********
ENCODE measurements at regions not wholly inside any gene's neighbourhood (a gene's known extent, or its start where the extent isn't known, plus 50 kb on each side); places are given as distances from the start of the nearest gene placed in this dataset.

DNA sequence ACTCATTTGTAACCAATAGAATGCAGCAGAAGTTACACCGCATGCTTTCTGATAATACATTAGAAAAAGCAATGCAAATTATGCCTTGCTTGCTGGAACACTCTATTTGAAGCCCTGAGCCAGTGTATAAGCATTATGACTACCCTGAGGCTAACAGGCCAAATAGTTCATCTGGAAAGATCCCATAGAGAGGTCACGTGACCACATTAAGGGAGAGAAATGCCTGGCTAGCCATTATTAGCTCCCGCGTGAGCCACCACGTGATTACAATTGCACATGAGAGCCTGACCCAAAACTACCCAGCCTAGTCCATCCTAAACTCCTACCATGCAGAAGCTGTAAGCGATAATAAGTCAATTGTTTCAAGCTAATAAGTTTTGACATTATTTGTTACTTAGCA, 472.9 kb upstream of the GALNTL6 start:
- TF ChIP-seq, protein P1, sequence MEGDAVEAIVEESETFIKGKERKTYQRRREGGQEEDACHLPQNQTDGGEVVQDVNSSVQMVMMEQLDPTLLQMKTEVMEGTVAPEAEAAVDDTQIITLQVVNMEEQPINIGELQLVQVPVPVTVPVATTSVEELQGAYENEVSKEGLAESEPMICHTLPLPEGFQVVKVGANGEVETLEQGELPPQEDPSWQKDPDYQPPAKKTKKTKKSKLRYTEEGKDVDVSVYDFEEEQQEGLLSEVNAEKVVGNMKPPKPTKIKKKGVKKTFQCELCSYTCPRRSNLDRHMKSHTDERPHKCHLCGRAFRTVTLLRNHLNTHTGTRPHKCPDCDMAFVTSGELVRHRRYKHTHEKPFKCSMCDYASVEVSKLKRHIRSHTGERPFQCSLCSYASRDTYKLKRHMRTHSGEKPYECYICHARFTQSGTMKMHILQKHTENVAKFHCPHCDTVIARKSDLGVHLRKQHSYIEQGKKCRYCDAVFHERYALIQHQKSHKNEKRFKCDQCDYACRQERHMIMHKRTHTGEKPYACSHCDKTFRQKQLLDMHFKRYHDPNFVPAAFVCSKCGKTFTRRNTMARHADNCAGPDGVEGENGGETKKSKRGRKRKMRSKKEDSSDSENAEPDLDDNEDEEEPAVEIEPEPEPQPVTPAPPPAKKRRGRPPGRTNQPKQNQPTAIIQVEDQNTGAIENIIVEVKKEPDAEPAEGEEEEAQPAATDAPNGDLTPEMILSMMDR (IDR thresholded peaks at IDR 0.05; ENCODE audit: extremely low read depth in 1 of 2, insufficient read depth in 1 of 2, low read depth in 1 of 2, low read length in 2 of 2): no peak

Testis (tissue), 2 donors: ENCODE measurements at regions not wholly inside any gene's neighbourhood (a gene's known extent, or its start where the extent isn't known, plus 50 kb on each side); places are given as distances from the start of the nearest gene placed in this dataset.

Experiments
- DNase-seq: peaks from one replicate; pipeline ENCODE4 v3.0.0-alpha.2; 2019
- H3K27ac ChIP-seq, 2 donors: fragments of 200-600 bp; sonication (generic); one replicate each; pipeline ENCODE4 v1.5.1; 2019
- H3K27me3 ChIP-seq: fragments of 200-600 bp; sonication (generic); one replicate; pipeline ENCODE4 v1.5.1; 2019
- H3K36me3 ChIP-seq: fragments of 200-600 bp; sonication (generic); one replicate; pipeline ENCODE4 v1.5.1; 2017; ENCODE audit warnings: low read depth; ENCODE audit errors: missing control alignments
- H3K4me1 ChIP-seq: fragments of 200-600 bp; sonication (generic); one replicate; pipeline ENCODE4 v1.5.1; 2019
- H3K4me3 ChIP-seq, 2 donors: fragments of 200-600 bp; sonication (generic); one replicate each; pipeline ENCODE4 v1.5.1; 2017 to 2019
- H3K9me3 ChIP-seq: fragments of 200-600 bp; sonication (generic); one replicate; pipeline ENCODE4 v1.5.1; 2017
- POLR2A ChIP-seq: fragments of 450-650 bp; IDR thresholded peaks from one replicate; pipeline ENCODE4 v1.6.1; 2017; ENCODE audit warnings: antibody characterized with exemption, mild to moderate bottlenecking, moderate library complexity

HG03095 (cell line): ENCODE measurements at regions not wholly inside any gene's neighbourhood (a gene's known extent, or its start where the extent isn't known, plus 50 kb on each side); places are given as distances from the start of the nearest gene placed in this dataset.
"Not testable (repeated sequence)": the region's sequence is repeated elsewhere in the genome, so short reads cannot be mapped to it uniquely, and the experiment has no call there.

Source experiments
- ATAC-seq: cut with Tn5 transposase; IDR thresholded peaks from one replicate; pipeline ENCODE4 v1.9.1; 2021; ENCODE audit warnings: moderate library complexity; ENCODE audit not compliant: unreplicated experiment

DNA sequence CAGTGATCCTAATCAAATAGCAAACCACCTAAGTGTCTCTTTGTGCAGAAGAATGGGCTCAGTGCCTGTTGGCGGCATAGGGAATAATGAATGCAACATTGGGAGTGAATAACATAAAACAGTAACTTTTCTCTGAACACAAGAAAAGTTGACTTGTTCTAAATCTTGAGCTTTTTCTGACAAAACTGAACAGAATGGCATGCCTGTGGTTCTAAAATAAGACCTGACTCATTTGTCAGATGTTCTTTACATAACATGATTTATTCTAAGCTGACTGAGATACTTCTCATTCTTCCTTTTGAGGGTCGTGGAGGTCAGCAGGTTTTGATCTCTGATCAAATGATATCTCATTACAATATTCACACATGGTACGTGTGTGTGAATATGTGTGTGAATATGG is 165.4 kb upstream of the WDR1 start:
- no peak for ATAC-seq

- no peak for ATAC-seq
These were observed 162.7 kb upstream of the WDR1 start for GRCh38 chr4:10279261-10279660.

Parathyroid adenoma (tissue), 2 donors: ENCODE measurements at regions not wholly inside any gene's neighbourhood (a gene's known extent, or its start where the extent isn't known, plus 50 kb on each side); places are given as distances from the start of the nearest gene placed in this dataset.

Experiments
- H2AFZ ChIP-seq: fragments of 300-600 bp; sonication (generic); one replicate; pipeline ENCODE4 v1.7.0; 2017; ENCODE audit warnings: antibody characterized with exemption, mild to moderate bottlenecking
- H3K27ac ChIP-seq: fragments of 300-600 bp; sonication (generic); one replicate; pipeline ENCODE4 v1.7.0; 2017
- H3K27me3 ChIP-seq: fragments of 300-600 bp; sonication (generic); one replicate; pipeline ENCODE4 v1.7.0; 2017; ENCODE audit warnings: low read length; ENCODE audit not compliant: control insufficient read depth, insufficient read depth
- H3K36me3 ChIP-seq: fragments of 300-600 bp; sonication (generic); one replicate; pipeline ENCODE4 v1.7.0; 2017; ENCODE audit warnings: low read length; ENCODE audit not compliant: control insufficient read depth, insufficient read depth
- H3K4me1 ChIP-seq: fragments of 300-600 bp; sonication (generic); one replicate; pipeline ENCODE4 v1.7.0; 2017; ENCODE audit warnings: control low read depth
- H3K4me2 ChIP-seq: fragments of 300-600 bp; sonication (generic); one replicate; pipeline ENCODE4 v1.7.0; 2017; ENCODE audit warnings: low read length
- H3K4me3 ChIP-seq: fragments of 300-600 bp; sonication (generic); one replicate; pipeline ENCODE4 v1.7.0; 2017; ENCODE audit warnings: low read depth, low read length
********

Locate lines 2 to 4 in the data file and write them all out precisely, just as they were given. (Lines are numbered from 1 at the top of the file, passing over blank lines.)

DNA sequence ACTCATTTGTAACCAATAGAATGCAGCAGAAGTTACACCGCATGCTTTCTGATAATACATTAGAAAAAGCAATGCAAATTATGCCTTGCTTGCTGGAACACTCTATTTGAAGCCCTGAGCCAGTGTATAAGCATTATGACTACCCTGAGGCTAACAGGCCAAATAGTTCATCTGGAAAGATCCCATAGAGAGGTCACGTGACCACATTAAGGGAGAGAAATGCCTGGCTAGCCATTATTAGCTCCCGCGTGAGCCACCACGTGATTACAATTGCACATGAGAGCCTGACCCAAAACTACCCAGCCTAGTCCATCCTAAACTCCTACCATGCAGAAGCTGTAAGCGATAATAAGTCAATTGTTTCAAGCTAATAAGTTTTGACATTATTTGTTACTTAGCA, 472.9 kb upstream of the GALNTL6 start:
- TF ChIP-seq, protein P1, sequence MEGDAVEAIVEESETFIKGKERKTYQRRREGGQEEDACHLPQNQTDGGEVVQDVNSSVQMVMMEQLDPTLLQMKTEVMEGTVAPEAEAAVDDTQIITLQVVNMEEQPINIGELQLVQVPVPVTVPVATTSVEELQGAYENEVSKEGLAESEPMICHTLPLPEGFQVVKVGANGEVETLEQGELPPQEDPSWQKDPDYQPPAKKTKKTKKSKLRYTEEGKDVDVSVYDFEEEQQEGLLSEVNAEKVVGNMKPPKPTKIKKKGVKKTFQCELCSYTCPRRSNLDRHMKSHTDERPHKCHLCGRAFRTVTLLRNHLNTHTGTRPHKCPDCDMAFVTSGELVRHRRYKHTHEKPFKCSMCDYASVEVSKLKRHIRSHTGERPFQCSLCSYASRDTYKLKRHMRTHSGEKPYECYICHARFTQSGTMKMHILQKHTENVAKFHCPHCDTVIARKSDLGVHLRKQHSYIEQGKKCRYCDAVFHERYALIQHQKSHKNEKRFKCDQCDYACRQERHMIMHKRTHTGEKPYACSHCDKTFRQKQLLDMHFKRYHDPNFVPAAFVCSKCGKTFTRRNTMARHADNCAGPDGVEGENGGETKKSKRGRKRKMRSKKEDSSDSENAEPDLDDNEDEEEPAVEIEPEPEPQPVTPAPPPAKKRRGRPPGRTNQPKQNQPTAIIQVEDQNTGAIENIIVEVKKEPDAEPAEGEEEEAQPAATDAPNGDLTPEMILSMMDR (IDR thresholded peaks at IDR 0.05; ENCODE audit: extremely low read depth in 1 of 2, insufficient read depth in 1 of 2, low read depth in 1 of 2, low read length in 2 of 2): no peak

Testis (tissue), 2 donors: ENCODE measurements at regions not wholly inside any gene's neighbourhood (a gene's known extent, or its start where the extent isn't known, plus 50 kb on each side); places are given as distances from the start of the nearest gene placed in this dataset.